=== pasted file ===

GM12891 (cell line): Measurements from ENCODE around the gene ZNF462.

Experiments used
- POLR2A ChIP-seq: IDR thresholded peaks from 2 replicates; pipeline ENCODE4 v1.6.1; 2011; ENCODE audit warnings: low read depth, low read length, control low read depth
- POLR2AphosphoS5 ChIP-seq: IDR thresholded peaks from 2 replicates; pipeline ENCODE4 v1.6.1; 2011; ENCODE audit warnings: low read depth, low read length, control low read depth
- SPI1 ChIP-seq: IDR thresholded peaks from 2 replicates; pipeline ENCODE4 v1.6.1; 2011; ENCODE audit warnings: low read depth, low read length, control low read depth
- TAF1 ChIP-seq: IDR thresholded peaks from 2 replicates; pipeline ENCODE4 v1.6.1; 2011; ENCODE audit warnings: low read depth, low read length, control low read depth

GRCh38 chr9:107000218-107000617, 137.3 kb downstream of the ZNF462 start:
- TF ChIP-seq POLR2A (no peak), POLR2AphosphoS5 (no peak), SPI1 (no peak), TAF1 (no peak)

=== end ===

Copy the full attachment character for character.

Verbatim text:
GM12891 (cell line): Measurements from ENCODE around the gene ZNF462.

Experiments used
- POLR2A ChIP-seq: IDR thresholded peaks from 2 replicates; pipeline ENCODE4 v1.6.1; 2011; ENCODE audit warnings: low read depth, low read length, control low read depth
- POLR2AphosphoS5 ChIP-seq: IDR thresholded peaks from 2 replicates; pipeline ENCODE4 v1.6.1; 2011; ENCODE audit warnings: low read depth, low read length, control low read depth
- SPI1 ChIP-seq: IDR thresholded peaks from 2 replicates; pipeline ENCODE4 v1.6.1; 2011; ENCODE audit warnings: low read depth, low read length, control low read depth
- TAF1 ChIP-seq: IDR thresholded peaks from 2 replicates; pipeline ENCODE4 v1.6.1; 2011; ENCODE audit warnings: low read depth, low read length, control low read depth

GRCh38 chr9:107000218-107000617, 137.3 kb downstream of the ZNF462 start:
- TF ChIP-seq POLR2A (no peak), POLR2AphosphoS5 (no peak), SPI1 (no peak), TAF1 (no peak)